Last week’s national accounts showed Australia is very close to technical recession. The commentators agree that we’re just splitting hairs - the recession has begun. So where to from here and what role does the stimulus package have against a darkening economic sky?
There was some practical advice from the Federal Government in weekend newspaper advertisements - get your tax returns in if you haven’t already, and if you’ve changed bank account, let us know, the money is coming in April.
We’ve heard a lot from the Prime Minister about the need for speed. Pump priming the economy must happen now. The opposition should “get out of the road”.
But are there other policy reasons for the timing of the stimulus package? I suspect the answer is yes.
The National Accounts for the December quarter show a dip in GDP of 0.5 per cent. They are not great numbers - they beg the question what next?
Commodity prices are falling back to earth - they will hit the ground this April. Australia’s coal and iron ore producers are currently negotiating with China. Prices are set by contract.
Next month is crunch time.
You don’t need a crystal ball to predict the likely outcome. China produces a vast amount of coal itself (40 per cent of world overall production), many times the amount it buys from us. It has domestic capacity in coal production on a huge scale. Years of double digit growth, however, meant that demand exceeded supply, and Australia among others picked up the considerable slack.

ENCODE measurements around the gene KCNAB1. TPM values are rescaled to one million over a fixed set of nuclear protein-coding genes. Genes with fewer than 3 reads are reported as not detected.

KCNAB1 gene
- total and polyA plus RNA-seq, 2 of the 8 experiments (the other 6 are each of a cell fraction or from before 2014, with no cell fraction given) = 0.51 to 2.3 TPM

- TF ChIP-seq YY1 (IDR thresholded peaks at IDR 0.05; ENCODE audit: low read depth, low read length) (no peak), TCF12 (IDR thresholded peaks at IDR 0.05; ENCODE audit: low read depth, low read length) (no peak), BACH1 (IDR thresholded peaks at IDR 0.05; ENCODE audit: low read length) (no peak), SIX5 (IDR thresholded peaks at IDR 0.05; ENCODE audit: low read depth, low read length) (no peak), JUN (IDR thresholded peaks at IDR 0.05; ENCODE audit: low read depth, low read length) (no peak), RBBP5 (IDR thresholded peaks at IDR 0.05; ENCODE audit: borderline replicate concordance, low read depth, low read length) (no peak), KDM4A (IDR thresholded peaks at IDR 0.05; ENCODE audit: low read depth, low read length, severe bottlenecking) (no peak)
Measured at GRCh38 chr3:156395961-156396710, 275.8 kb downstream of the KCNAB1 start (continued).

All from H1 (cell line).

At its peak, China was building a new coal fired power station every eight days in a country where about a billion people still don’t have power connected to their home. (As a brief aside, think about that next time someone runs the hard green line at you over a latté - governments shouldn’t spend a cent on clean coal research, everything should go to renewables. That’s fine but there’s still about a fifth of the world’s population in China who just want to turn on a light bulb and a wind farm just aint going to get it done.)
China’s booming construction sector required steel on a massive scale and Australian coking coal and iron ore (key inputs) were sold at a high price.
But the dragon too is returning to earth.
Australian negotiators know they’re going to take a hit. The standard prediction, depending on who you ask, is that the contract prices will fall between 30 (Goldman Sachs) and 50 per cent (Access Economics). That is huge: about a 3.8 per cent fall in GDP (but not terminal considering the massive hikes in price over the boom). When it happens, expect the dollar to go through the floor (probably a good thing overall) and the commentariat to hyperventilate.
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